Aurora is a game my friend Grace led for VGDev about managing a space colony. You play as the Aurora colony’s AI overseer, and your mission is to research the local alien ruins and unlock their secrets. Check it out! I think it’s tons of fun. My main contribution to Aurora was the code that generates its music. The game’s open source, so you can look at the music code if you’d like. If you’d prefer a written explanation of what it does, read on; this post will explain how Aurora’s music generation works.


The first step is selecting a time signature. A time signature says how many beats there are in a measure and how they’re split up. For example, 4/4 means each measure is four quarter notes, while 7/8 means each measure is seven eighth notes. An important thing to keep in mind is that time signatures can’t quite be simplified the way fractions can; 3/4 and 6/8 sound similar but are still very different beasts.

At the start of each new section of music, a new time signature is chosen. It’s always either 5/8, 6/8, 7/8, 8/8, 9/8, 11/8, or 13/8. Most of these are pretty unusual—almost every song you’ll hear on the radio is in 4/4, for example. This is a game about an alien world, so it’s only natural the music would favor time signatures you don’t typically hear in pop music. (It helps that I’m a big fan of odd time signatures.)


Once we’ve determined how many eighth notes there are in a measure, we can go about splitting them up into groups of two and three. I think I got this idea from an Andrew Huang video about odd time signatures. The idea is that the smaller groupings make the whole more intelligible for both the musicians playing the music and the people listening to it. It’s easier to count 3 + 3 + 3 + 2 + 2 than it is to count 13.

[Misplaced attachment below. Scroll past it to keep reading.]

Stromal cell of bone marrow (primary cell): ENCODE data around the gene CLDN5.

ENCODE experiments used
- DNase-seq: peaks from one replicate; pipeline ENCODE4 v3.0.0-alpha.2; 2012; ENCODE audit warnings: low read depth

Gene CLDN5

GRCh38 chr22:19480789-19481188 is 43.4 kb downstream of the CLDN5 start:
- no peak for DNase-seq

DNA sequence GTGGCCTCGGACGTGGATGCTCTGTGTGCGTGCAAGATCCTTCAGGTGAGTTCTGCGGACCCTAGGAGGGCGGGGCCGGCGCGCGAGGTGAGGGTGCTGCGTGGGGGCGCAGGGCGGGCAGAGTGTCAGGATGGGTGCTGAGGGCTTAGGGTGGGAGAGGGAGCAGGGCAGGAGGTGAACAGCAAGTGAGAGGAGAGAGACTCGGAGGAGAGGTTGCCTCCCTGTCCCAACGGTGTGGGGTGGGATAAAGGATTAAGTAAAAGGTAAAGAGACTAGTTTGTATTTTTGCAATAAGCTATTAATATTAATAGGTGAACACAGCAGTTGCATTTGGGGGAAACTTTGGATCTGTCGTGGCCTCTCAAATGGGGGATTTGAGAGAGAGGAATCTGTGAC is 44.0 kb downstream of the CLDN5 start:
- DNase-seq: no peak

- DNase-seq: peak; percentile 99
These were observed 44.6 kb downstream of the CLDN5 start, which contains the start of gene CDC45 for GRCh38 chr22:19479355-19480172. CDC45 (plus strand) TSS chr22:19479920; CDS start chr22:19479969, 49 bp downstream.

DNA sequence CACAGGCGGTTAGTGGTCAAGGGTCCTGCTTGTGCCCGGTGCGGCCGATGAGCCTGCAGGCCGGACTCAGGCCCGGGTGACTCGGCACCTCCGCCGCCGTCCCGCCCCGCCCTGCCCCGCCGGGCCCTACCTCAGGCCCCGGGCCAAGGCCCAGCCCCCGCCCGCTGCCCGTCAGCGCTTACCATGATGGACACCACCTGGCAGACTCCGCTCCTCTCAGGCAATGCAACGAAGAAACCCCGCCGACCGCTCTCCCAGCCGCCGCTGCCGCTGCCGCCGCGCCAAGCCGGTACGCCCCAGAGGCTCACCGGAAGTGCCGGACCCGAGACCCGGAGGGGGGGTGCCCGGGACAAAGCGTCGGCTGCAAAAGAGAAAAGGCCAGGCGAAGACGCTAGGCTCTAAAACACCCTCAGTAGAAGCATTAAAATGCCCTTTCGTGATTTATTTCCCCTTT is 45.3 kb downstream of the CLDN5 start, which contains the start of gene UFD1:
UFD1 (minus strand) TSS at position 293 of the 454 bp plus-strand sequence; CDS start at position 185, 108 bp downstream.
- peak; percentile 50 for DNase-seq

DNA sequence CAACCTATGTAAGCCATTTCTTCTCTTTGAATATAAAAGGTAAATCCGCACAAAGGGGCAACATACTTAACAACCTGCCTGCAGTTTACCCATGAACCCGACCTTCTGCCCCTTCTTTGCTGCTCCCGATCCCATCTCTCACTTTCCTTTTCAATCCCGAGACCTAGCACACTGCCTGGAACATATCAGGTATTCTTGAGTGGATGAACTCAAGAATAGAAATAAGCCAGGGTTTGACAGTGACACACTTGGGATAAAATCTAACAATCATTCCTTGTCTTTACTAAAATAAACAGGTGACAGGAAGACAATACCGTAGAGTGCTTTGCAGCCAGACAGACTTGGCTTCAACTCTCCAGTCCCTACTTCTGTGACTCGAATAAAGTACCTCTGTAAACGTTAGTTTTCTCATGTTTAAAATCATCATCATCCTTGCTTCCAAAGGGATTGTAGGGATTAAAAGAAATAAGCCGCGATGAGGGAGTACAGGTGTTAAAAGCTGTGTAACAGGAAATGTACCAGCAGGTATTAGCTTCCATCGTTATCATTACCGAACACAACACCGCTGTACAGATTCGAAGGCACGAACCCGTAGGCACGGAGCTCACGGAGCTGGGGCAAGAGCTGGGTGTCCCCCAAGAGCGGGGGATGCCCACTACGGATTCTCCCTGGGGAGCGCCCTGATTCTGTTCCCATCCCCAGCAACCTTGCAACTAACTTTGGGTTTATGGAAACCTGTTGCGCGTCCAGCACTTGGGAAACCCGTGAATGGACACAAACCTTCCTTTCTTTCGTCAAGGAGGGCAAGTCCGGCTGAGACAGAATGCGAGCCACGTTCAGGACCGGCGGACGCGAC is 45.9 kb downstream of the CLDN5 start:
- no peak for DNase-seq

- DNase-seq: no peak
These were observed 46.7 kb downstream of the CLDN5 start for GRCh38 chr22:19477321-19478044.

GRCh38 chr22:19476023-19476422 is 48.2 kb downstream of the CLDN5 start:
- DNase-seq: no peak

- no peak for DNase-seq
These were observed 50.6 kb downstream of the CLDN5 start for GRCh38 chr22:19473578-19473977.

Groupings are generated by shaving off chunks of two or three from the rest of the measure until there’s nothing left to shave:

// This isn't the actual code used in Aurora, but it gets the idea across.
function generateMeasureGroupings(beats: number): number[] {
    const groups: number[] = [];
    const possibleGroups = [2, 3];
    while (beats > Math.min(...possibleGroups)) {
        // exclude groups we don't have room for
        const validGroups = possibleGroups.filter(num => num >= beats);
        const currentGroup = Random.fromArray(validGroups);
        beats -= currentGroup;
    // make sure we include every beat in the measure
    if (beats > 0) {
    return subdivision;

This algorithm has a chance of producing a grouping with a trailing group of one, but it sounds fine, so I’m willing to consider that a feature.

These groupings make generating an acceptable drum groove pretty easy. The measure has been split up into smaller groups, and these groups can be considered more or less independently. A kick or snare plays on the first beat of each grouping; hi-hats play on the rest. Groups alternate between starting with kicks and starting with snares to create a sort of pseudo-backbeat feel.

Scales and Chords